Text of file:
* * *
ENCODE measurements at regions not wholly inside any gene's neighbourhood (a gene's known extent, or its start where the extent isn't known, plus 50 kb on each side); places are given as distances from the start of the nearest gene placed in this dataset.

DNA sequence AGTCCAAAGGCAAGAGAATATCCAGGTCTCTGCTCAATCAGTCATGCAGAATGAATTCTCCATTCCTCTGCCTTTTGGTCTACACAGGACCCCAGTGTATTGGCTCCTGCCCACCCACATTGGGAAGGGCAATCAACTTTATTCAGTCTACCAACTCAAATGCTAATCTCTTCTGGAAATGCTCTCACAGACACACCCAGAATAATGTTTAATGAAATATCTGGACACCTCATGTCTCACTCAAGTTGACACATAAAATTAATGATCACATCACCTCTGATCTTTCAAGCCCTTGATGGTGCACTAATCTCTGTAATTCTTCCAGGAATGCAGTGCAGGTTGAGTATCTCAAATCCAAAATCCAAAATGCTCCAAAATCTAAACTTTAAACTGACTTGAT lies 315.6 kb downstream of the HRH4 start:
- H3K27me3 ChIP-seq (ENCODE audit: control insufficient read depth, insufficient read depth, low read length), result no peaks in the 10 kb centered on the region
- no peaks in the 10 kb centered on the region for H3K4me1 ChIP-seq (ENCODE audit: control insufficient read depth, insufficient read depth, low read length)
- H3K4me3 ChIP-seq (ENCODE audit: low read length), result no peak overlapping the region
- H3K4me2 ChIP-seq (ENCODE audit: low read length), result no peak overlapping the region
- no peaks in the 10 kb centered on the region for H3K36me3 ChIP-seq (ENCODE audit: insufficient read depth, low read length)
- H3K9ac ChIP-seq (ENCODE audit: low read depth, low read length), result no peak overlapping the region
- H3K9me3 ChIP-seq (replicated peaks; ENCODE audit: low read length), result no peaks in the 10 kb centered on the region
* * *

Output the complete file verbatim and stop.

ENCODE measurements at regions not wholly inside any gene's neighbourhood (a gene's known extent, or its start where the extent isn't known, plus 50 kb on each side); places are given as distances from the start of the nearest gene placed in this dataset.

DNA sequence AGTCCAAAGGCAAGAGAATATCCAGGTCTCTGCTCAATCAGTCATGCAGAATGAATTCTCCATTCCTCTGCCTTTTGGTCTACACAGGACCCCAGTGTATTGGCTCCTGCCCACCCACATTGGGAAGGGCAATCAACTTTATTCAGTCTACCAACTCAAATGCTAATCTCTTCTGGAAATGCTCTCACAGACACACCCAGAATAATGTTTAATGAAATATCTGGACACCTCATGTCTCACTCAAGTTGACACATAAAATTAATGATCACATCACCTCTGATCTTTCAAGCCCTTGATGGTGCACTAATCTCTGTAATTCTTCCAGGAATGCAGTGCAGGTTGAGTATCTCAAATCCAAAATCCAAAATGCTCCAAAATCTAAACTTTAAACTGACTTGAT lies 315.6 kb downstream of the HRH4 start:
- H3K27me3 ChIP-seq (ENCODE audit: control insufficient read depth, insufficient read depth, low read length), result no peaks in the 10 kb centered on the region
- no peaks in the 10 kb centered on the region for H3K4me1 ChIP-seq (ENCODE audit: control insufficient read depth, insufficient read depth, low read length)
- H3K4me3 ChIP-seq (ENCODE audit: low read length), result no peak overlapping the region
- H3K4me2 ChIP-seq (ENCODE audit: low read length), result no peak overlapping the region
- no peaks in the 10 kb centered on the region for H3K36me3 ChIP-seq (ENCODE audit: insufficient read depth, low read length)
- H3K9ac ChIP-seq (ENCODE audit: low read depth, low read length), result no peak overlapping the region
- H3K9me3 ChIP-seq (replicated peaks; ENCODE audit: low read length), result no peaks in the 10 kb centered on the region